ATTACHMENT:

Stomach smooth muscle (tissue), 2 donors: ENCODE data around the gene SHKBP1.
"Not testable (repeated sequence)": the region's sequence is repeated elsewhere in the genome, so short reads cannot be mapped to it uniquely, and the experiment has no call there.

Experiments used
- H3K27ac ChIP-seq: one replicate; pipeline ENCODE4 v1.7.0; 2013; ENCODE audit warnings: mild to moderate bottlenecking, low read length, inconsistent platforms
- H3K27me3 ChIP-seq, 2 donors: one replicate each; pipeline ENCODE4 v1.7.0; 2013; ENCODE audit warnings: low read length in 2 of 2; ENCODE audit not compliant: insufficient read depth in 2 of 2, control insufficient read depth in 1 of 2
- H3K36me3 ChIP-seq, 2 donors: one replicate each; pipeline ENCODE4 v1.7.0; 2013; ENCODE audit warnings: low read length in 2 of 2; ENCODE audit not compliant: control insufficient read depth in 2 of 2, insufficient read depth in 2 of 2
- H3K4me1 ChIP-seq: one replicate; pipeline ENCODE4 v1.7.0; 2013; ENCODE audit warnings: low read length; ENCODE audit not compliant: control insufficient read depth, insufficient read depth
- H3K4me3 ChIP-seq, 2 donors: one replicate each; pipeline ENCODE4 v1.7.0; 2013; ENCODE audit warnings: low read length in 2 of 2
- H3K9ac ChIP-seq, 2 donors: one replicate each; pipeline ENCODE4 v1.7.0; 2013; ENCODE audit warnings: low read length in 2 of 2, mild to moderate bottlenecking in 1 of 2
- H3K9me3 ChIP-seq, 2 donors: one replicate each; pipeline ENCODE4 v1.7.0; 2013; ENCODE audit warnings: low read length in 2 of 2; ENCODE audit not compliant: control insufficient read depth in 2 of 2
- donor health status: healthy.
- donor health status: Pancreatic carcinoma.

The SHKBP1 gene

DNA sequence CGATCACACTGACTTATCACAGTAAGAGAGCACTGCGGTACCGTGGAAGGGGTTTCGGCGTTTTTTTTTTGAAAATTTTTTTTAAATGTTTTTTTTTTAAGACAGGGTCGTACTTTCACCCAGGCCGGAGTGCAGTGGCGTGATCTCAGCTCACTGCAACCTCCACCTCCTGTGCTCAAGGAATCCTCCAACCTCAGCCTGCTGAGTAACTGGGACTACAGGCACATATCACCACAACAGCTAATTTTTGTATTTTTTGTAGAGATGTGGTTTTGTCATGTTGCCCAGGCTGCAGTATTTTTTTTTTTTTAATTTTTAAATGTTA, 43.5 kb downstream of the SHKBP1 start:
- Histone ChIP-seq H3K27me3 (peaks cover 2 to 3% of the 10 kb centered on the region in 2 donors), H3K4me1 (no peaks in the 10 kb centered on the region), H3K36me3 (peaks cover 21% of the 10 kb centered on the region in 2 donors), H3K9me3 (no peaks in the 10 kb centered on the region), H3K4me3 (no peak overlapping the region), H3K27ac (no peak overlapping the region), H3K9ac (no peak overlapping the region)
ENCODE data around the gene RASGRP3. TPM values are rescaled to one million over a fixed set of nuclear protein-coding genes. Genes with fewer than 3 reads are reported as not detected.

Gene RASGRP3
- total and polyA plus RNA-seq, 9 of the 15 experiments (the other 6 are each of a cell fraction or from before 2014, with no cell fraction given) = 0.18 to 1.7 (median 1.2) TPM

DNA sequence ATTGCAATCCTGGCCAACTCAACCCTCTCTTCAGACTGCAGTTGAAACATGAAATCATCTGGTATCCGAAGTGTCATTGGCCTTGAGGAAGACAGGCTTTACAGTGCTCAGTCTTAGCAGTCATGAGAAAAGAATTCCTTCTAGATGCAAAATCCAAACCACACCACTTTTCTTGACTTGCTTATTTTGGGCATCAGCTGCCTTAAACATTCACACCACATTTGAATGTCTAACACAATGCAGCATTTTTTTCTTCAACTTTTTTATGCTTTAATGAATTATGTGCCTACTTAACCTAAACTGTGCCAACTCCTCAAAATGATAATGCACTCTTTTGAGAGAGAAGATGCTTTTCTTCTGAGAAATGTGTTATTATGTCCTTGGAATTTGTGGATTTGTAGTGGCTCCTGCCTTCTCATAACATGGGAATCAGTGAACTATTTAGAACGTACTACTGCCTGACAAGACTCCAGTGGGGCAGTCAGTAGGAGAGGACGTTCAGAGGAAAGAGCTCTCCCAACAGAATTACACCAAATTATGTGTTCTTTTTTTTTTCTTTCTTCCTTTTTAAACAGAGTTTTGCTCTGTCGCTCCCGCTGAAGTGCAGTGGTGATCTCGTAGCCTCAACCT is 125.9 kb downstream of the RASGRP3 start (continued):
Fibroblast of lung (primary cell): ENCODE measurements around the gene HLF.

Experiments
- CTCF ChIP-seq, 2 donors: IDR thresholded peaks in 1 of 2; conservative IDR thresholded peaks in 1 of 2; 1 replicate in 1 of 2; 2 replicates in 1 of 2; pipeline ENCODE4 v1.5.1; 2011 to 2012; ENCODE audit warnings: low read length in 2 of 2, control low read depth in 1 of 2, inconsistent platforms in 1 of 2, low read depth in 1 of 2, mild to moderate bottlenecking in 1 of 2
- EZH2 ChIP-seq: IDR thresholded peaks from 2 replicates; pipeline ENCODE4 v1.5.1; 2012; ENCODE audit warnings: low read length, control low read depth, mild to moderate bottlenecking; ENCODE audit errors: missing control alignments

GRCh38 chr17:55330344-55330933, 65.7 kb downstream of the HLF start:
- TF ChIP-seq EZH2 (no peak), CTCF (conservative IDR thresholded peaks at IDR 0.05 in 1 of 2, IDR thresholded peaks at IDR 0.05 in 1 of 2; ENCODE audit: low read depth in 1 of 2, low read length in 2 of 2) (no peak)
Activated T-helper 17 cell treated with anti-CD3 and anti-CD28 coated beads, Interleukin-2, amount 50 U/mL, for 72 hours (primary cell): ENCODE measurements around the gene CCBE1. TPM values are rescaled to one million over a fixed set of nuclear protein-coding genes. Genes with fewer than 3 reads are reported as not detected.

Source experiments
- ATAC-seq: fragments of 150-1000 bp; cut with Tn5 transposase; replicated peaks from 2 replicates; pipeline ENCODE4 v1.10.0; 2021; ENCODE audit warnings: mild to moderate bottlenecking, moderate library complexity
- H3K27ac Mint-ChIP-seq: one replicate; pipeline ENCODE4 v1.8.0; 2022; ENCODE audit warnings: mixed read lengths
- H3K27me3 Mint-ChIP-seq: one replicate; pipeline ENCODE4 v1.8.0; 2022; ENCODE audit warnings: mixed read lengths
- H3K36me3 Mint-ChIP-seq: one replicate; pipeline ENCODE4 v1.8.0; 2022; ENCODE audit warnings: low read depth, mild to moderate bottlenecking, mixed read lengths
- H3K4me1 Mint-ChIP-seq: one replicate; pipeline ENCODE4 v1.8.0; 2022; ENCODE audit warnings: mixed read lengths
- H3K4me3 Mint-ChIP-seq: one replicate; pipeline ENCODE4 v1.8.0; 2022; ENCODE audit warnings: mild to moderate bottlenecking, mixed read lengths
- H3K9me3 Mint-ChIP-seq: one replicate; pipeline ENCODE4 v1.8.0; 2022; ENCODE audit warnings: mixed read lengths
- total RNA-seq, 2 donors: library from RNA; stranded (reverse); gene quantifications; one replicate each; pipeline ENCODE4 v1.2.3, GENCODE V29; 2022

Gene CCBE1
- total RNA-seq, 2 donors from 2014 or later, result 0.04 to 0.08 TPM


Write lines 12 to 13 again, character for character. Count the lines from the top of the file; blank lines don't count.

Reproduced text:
- donor health status: Pancreatic carcinoma.

The SHKBP1 gene